Ready access to ideas and information is a necessary predicate to the right to exercise freedom of meaningful speech, press, or political freedom in our democracy, for young people and adults alike. Consider the following excerpt from the 1978 decision of the U.S. District Court for the District of Massachusetts in Right to Read Defense Committee of Chelsea v. School Committee of the City of Chelsea:

The library is ‘a mighty resource in the marketplace of ideas’ … There a student can literally explore the unknown, and discover areas of interest and thought not covered by the prescribed curriculum. The student who discovers the magic of the library is on the way to a life-long experience of self-education and enrichment. That student learns that a library is a place to test or expand upon ideas presented to him, in or out of the classroom… The most effective antidote to the poison of mindless orthodoxy is ready access to a broad sweep of ideas and philosophies. There is no danger in such exposure. The danger is in mind control.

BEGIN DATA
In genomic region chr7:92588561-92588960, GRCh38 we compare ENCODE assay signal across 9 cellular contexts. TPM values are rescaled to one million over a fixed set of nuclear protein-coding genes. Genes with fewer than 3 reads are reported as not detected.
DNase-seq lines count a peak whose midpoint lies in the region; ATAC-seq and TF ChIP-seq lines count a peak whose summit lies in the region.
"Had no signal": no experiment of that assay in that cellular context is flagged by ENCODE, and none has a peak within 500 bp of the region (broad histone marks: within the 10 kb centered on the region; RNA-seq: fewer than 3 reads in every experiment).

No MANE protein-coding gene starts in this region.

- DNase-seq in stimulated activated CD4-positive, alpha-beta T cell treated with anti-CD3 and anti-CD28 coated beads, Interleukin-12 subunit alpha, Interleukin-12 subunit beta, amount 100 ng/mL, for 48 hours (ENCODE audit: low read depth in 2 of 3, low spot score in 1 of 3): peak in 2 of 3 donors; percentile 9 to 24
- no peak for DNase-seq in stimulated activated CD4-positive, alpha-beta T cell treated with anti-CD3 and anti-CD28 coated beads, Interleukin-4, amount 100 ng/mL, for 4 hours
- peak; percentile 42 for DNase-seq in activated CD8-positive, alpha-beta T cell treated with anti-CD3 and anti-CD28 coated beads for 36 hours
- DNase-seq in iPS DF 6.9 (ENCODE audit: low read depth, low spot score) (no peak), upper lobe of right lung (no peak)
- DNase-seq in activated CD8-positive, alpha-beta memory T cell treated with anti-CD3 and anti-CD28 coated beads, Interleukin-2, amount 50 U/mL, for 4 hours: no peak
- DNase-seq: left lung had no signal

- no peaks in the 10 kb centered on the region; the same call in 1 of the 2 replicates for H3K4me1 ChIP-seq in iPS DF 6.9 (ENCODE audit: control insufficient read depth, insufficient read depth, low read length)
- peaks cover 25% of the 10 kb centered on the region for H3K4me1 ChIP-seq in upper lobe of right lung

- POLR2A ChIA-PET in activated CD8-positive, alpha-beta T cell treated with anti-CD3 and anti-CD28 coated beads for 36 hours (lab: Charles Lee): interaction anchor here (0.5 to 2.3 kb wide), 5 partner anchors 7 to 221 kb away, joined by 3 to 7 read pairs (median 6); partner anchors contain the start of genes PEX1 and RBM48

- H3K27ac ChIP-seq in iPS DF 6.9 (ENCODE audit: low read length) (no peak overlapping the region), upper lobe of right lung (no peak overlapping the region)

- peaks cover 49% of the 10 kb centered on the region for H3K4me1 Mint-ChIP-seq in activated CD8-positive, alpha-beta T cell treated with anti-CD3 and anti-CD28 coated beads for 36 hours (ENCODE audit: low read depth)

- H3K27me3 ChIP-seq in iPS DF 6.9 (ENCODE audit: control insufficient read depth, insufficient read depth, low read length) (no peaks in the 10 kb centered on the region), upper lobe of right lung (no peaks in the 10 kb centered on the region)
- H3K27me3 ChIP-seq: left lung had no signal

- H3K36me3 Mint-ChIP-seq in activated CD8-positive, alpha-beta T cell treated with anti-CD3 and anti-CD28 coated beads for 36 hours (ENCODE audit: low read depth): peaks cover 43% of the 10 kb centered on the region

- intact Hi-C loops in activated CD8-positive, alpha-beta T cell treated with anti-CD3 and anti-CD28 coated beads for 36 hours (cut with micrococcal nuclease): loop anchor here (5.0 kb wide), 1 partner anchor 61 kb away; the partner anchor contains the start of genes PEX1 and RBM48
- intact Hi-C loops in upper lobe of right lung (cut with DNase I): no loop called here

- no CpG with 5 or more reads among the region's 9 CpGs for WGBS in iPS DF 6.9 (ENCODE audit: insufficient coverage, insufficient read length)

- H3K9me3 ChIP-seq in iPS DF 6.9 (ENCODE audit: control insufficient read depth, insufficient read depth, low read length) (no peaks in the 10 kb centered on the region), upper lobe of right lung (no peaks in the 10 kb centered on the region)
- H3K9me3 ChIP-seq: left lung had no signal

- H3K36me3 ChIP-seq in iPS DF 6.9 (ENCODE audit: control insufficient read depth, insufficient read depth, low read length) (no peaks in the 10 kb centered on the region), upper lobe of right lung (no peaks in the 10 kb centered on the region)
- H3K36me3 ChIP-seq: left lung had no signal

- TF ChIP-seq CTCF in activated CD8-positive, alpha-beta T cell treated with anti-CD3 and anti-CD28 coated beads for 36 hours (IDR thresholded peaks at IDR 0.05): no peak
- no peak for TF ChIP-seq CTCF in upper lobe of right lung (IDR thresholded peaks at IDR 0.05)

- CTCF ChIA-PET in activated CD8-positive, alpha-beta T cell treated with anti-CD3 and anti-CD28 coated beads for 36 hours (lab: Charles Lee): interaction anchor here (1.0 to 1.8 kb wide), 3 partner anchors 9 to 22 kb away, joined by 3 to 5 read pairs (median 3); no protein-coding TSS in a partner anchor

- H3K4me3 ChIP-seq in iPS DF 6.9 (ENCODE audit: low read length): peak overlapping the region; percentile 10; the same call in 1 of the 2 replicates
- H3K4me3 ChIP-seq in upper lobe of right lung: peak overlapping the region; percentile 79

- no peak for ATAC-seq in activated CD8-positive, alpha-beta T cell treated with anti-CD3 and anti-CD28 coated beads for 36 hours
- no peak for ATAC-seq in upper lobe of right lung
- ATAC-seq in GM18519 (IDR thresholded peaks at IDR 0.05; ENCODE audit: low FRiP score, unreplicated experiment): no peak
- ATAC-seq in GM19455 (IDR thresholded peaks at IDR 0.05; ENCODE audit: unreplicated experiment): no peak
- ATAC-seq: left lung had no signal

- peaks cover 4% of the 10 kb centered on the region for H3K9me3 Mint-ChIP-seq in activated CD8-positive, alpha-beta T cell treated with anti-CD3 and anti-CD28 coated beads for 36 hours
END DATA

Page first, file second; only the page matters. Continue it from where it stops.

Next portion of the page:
How does PEN America count book bans?

PEN America’s Index of School Book Bans lists instances where students’ access to books in school libraries and classrooms in the United States is restricted or diminished for either limited or indefinite periods of time.

PEN America also tracks the banning of unique titles. If the same book is banned in 10 school districts, that would count as 10 bans, but one unique title.